— johnsickels (@MinorLeagueBall) December 1, 2017
Other players to make the top 10 included Jose Albertos, Victor Caratini, Oscar de la Cruz, Thomas Hatch, Brendon Little, Jen-Ho Tseng, and Mark Zagunis. In Sickels’ second 10, his selections get a little bit more adventurous.
Coming in at number 16 is pitcher Michael Rucker. Rucker started out as a reliever at South Bend in 2017 and wound up going to Myrtle Beach mid-summer and later replaced Oscar de la Cruz in the Pelicans’ starting rotation. Based on his summer split of a 2.51 ERA in 15 starts at Myrtle Beach, Rucker doesn’t seem to be letting go of the rotation at all. It’s a pretty meteoric rise one year after being drafted. He throws a lot strikes, something the Cubs seem to lack.
Sickels also gives some love to pitcher Keegan Thompson out of Auburn at number 17. Drafted in the 4th round in 2017, Thompson pitched some in relief at Eugene last summer. After missing all of 2016, Thompson came back as a different pitcher as he relied more on experience than a purebred 95 mph fastball. Instead, command and control became his calling card. He only threw 19 innings while striking out 23 in short season ball. He did make one start, a three inning scoreless affair.
I was a little surprised to see Sickels’ list so early this offseason, even more so in the wake of Fangraphs’ list, which just came out on Thursday. Sickels’ list does prove a few things about what I thought would happen this winter. One, not every evaluator is going to agree on who the Cubs’ number one prospect is. In addition, I don’t even think there’s a consensus on who the top Cub prospects are. DJ Wilson, who came in at number nine for Fangraphs, did not even make Sickels’ top 20 and graded out of with a C+.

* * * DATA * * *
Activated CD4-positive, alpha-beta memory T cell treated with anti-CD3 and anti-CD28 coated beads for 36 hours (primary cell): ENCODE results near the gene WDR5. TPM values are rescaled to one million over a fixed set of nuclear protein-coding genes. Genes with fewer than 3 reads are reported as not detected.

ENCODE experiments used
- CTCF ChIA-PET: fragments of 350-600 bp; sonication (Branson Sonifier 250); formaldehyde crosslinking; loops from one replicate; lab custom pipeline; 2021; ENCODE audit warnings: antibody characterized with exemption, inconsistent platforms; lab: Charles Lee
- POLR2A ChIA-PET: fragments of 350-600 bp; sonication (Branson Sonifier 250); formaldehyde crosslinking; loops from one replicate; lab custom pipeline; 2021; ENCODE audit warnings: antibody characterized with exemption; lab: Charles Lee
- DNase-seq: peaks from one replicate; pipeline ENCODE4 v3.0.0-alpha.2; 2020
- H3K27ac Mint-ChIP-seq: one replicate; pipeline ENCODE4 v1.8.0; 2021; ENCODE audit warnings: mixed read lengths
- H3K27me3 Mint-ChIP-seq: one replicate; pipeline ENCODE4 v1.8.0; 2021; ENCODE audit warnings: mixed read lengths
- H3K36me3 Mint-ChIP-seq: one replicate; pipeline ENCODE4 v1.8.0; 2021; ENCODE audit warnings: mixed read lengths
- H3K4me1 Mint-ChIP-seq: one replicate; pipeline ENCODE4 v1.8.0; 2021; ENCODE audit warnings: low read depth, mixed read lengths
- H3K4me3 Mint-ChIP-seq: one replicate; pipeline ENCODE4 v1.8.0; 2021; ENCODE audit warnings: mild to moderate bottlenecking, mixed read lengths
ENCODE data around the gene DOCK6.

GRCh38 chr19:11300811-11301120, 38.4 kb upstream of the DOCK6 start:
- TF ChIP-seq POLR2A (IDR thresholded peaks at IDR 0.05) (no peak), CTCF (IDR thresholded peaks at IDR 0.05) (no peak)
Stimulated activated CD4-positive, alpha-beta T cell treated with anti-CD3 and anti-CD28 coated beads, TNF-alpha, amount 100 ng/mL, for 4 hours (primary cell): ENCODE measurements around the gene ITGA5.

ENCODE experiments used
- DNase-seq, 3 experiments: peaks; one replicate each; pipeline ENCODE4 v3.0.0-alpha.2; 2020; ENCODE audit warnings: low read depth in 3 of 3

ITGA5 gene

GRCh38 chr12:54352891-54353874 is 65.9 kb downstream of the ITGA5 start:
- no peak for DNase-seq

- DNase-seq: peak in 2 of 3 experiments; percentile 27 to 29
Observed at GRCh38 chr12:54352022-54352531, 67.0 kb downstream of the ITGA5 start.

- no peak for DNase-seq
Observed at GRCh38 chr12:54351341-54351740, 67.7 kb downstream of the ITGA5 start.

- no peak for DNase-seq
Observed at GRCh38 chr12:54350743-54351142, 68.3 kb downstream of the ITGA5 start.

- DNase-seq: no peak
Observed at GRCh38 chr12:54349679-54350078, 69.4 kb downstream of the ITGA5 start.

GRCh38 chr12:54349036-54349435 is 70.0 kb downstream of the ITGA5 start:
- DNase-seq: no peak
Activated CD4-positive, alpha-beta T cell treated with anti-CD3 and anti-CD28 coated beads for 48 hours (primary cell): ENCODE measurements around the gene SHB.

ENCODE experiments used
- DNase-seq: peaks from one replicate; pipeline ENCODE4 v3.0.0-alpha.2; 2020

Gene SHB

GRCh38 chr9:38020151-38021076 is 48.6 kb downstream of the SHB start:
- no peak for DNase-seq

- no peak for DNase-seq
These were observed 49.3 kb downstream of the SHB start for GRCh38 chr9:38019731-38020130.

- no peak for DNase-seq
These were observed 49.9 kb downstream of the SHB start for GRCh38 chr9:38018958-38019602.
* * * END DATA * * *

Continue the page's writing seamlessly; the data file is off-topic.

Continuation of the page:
I’m starting to get a kick out of the differentiation amongst the lists.
Two players who I thought might see a little love just based on their 2017 performances were Ian Rice and Zack Short. Neither has yet to make a list.
Then again, while offseason lists are fun to discuss the value of prospects, I tend to prefer mid-season rankings as you tend to get a better feel for players drafted the year before. This was true last year for Short, Rucker, and pitcher Duncan Robinson. I wonder what will be said about Little, Lange, Cory Abbott, and Keegan Thompson in the middle of next summer?